Alot of people want to be called by their name. I'm a grown man so I dont call another grown man sir. When I was a kid a called adults sir but when I hit around 20 I stoped.

Mimi M
Community Member
3 months ago

I hate it when customer service or tech support people do this over the phone.

Julie Rosenwinkel
Community Member
3 months ago

This comment has been deleted.

Louloubelle
Community Member
3 months ago

I'm from the US. But I was brought up (and brought up my children) to never call an adult by anything other than Mr. or Mrs. (there was no Ms. when I was a kid). I'm 60, and still have one of the adults that was a neighbor when I was a kid, and she always tells me to call her by her name, and I just can't.

lara
Community Member
3 months ago

That drives me nuts, too. I never call people by their first name unless they are much younger than me or they ask me to call them by their first name. And I am 73 years old. And yes, that did include the black people who worked for my mom and dad or who worked at the stores or who I met in a social setting. Respect is respect.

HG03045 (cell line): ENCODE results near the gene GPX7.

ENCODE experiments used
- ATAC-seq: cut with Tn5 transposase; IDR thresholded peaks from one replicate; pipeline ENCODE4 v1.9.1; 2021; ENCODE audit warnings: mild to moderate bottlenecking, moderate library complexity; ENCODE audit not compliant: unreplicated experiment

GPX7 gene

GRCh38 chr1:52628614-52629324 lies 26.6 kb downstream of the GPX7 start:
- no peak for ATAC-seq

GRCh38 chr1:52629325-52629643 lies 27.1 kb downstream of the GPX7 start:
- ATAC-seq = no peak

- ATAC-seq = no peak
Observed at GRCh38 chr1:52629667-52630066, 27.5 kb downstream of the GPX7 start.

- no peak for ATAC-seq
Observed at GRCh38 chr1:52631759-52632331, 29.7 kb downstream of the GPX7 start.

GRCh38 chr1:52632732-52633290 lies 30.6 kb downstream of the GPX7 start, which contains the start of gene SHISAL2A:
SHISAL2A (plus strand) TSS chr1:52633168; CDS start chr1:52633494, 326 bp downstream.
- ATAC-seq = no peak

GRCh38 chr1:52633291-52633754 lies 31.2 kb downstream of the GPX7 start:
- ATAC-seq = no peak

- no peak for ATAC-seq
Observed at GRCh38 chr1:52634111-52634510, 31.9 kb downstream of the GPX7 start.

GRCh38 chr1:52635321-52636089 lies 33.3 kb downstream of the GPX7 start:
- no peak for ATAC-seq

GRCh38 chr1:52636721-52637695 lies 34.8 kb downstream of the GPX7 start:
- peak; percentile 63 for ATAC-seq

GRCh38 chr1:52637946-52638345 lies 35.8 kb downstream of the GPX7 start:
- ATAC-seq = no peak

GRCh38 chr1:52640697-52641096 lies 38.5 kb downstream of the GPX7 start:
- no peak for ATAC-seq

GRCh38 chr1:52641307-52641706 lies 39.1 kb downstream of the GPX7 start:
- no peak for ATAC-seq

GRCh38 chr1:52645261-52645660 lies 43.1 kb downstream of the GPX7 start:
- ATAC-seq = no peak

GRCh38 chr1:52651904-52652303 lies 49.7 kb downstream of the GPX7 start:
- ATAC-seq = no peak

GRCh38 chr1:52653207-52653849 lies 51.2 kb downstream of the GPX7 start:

DogMatic
Community Member
2 months ago (edited)

I'm not sure I understand, Lara. Respect is respect, unless someone is much younger than you? And why would skin colour be a consideration?

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#30

Us-Weird-Social-Customs-Non-Americans According to my parents, it was people giving them thumbs up.

In their country of origin, thumbs up = middle finger in the US. So they kept jumping thinking they were being flipped off by random people. Took years for them to get used to it and understand no one was trying to insult them.

Master-Manipulation , Sarah Reid Report

Daniel Lewis
Community Member
3 months ago

I give a thumbs down to this tradition.